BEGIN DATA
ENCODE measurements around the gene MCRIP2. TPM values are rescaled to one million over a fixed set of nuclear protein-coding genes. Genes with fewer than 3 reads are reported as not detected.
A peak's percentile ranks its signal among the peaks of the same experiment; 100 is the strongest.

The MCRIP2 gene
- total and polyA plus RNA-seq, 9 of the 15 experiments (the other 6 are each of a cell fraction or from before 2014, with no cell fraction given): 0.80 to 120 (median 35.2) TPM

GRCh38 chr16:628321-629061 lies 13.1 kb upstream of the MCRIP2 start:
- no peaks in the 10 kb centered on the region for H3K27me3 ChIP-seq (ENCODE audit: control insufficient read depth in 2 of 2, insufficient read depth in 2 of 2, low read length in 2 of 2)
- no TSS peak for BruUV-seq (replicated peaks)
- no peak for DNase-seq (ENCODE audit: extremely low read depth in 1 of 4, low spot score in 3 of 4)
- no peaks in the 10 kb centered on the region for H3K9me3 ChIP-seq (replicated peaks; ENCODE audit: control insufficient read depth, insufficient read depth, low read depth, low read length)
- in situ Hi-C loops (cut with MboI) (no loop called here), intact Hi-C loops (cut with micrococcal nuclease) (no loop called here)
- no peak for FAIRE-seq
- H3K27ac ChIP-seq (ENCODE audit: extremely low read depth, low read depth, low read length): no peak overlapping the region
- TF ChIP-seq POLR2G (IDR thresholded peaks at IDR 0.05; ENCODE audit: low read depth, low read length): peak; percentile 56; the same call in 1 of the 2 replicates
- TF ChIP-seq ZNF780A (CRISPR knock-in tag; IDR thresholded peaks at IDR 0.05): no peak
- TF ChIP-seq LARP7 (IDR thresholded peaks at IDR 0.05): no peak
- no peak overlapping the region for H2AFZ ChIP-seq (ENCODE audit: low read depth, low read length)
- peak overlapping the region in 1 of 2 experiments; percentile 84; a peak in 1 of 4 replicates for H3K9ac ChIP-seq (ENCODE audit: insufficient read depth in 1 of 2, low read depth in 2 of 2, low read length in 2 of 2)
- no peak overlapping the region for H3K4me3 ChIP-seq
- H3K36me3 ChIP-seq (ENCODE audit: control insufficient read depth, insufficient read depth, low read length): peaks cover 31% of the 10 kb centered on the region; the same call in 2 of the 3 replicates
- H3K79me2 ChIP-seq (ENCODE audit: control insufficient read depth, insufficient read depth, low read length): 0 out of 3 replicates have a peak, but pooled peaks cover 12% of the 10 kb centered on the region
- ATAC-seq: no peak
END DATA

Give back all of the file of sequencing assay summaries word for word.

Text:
ENCODE measurements around the gene MCRIP2. TPM values are rescaled to one million over a fixed set of nuclear protein-coding genes. Genes with fewer than 3 reads are reported as not detected.
A peak's percentile ranks its signal among the peaks of the same experiment; 100 is the strongest.

The MCRIP2 gene
- total and polyA plus RNA-seq, 9 of the 15 experiments (the other 6 are each of a cell fraction or from before 2014, with no cell fraction given): 0.80 to 120 (median 35.2) TPM

GRCh38 chr16:628321-629061 lies 13.1 kb upstream of the MCRIP2 start:
- no peaks in the 10 kb centered on the region for H3K27me3 ChIP-seq (ENCODE audit: control insufficient read depth in 2 of 2, insufficient read depth in 2 of 2, low read length in 2 of 2)
- no TSS peak for BruUV-seq (replicated peaks)
- no peak for DNase-seq (ENCODE audit: extremely low read depth in 1 of 4, low spot score in 3 of 4)
- no peaks in the 10 kb centered on the region for H3K9me3 ChIP-seq (replicated peaks; ENCODE audit: control insufficient read depth, insufficient read depth, low read depth, low read length)
- in situ Hi-C loops (cut with MboI) (no loop called here), intact Hi-C loops (cut with micrococcal nuclease) (no loop called here)
- no peak for FAIRE-seq
- H3K27ac ChIP-seq (ENCODE audit: extremely low read depth, low read depth, low read length): no peak overlapping the region
- TF ChIP-seq POLR2G (IDR thresholded peaks at IDR 0.05; ENCODE audit: low read depth, low read length): peak; percentile 56; the same call in 1 of the 2 replicates
- TF ChIP-seq ZNF780A (CRISPR knock-in tag; IDR thresholded peaks at IDR 0.05): no peak
- TF ChIP-seq LARP7 (IDR thresholded peaks at IDR 0.05): no peak
- no peak overlapping the region for H2AFZ ChIP-seq (ENCODE audit: low read depth, low read length)
- peak overlapping the region in 1 of 2 experiments; percentile 84; a peak in 1 of 4 replicates for H3K9ac ChIP-seq (ENCODE audit: insufficient read depth in 1 of 2, low read depth in 2 of 2, low read length in 2 of 2)
- no peak overlapping the region for H3K4me3 ChIP-seq
- H3K36me3 ChIP-seq (ENCODE audit: control insufficient read depth, insufficient read depth, low read length): peaks cover 31% of the 10 kb centered on the region; the same call in 2 of the 3 replicates
- H3K79me2 ChIP-seq (ENCODE audit: control insufficient read depth, insufficient read depth, low read length): 0 out of 3 replicates have a peak, but pooled peaks cover 12% of the 10 kb centered on the region
- ATAC-seq: no peak